Spigelman says it is becoming increasingly obvious that Israel must develop a society where all of its citizens have opportunities to thrive.

“It is not enough to hire Arabs at Jewish companies,” he says. “We should be encouraging young Arabs to dream about opening their own businesses and to be entrepreneurial. … We need to make sure all parts of society are part of the Israeli success story.”

Younis and Davidovitz will be in the States to tell their collective stories later this month, at the International Lion of Judah Conference and at a special “Minority Women Tech Leaders” event co-sponsored by the Maryland/Israel Development Center, the Jewish Community Relations Council of Greater Washington, the Greater Washington Forum on Israeli Arab Issues, the Embassy of Israel to the United States, New Israel Fund and HeraHub.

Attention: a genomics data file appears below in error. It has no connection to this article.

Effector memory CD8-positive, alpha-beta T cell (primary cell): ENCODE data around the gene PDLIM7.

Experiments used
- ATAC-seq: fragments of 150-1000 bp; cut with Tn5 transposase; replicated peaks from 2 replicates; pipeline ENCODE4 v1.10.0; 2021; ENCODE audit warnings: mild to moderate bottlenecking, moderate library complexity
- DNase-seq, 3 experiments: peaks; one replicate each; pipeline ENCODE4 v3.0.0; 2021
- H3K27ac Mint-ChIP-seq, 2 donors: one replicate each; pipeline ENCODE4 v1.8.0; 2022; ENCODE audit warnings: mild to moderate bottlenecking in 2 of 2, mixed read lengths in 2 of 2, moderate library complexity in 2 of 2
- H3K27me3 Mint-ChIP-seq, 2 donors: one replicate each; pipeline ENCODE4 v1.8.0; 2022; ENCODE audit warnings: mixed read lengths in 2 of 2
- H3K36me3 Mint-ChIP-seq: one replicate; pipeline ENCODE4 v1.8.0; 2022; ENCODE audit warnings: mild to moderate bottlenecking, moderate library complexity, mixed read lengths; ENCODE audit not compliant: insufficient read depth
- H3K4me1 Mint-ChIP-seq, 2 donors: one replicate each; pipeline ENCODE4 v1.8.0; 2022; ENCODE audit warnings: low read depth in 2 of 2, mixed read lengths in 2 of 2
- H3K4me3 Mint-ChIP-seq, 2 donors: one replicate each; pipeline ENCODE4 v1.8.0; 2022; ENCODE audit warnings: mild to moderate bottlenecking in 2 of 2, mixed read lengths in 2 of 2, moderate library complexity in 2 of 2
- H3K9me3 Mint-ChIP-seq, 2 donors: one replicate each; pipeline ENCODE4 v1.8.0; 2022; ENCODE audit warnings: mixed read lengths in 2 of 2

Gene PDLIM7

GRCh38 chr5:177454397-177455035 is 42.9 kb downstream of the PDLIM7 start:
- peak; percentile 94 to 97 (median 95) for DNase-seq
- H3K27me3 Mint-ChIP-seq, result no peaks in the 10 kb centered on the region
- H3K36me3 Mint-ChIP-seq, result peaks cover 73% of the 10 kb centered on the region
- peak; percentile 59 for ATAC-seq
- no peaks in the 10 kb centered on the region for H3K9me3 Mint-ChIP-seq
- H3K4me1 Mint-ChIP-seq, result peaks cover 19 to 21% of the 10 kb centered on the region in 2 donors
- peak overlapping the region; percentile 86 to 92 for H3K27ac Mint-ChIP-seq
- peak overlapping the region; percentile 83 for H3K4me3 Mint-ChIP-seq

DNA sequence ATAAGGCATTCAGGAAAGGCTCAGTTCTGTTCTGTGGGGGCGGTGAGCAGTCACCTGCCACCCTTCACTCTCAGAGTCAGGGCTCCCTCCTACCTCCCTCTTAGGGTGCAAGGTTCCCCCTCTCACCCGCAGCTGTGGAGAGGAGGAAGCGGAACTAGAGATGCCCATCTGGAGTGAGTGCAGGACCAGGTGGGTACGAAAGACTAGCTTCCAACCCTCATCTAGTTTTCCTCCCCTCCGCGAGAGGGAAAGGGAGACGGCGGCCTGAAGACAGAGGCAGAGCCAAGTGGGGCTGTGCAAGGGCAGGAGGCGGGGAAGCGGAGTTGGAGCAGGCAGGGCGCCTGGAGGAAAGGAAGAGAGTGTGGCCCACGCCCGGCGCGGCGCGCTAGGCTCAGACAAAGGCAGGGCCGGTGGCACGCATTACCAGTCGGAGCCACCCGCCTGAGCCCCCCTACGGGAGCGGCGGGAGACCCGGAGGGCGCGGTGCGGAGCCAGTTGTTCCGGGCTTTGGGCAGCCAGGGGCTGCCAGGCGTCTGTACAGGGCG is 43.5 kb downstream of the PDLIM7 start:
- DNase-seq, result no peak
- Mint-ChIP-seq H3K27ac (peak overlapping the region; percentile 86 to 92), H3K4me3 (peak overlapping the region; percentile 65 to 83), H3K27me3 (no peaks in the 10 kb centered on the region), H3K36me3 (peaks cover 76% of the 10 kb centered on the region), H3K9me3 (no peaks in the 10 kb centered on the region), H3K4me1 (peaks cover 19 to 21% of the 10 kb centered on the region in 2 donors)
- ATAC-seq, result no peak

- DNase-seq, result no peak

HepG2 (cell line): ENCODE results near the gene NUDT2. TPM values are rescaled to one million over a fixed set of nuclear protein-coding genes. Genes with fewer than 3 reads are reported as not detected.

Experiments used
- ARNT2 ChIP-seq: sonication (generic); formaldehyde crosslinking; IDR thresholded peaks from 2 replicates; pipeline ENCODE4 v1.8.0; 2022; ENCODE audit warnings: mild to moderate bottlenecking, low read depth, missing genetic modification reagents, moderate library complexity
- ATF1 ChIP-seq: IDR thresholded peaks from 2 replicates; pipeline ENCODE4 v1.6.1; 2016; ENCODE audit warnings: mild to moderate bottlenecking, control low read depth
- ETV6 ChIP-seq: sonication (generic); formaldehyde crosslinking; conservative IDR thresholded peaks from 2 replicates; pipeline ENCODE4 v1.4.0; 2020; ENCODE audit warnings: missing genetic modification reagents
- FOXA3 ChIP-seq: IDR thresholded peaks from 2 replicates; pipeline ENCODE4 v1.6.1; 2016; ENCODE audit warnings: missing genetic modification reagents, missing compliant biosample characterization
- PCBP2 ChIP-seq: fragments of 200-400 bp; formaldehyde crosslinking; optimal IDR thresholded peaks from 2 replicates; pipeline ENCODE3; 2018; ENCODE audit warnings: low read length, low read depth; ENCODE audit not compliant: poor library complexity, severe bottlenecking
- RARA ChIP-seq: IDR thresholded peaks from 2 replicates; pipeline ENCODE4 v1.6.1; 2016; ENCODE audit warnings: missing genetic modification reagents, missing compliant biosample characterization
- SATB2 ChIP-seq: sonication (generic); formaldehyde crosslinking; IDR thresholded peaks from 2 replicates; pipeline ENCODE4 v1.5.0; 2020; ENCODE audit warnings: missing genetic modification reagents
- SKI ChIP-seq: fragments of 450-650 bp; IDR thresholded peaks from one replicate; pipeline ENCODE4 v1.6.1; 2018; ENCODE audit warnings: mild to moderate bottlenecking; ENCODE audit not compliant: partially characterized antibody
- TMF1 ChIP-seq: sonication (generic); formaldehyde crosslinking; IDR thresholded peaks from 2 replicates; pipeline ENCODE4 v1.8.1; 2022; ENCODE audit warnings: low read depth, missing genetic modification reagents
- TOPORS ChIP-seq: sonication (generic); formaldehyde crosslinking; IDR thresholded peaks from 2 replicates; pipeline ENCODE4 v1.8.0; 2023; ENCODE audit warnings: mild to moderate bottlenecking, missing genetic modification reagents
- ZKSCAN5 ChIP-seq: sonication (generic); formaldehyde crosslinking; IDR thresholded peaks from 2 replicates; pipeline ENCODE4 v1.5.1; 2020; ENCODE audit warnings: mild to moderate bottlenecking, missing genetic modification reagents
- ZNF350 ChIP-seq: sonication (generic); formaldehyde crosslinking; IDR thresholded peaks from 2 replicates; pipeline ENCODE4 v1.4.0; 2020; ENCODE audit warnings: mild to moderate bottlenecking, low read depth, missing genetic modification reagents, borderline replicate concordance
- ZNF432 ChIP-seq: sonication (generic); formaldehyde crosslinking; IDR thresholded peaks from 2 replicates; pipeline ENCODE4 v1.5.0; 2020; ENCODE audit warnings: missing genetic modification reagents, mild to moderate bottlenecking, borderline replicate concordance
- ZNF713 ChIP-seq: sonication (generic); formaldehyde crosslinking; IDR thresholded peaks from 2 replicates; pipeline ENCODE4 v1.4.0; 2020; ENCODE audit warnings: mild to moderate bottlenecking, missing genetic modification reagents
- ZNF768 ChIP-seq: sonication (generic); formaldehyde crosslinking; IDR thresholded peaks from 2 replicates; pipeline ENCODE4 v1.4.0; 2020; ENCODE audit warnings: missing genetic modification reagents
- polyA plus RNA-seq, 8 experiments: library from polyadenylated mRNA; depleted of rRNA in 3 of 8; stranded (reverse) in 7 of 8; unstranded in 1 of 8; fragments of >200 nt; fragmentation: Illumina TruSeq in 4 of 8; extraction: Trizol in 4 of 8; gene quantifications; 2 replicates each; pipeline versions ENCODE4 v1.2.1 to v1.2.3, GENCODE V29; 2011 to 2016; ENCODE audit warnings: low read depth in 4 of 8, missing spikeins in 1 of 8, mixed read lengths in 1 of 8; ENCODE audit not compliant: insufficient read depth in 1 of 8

Full disclosure: Maayan Jaffe-Hoffman is director of international communications at IDI, where Malach also works.


President Reuven 'Ruvi' Rivlin visited Alpha Omega on April 6th, 2016

President Reuven 'Ruvi' Rivlin held a visit in Nazareth, where he had a meeting at Alpha Omega’s headquarter offices in Nazareth industrial park, there he met with CEOs and directors of leading Israeli and international companies who are participating in the “Collective Impact initiative”; that encourages and promotes senior employment for employees from the Arab community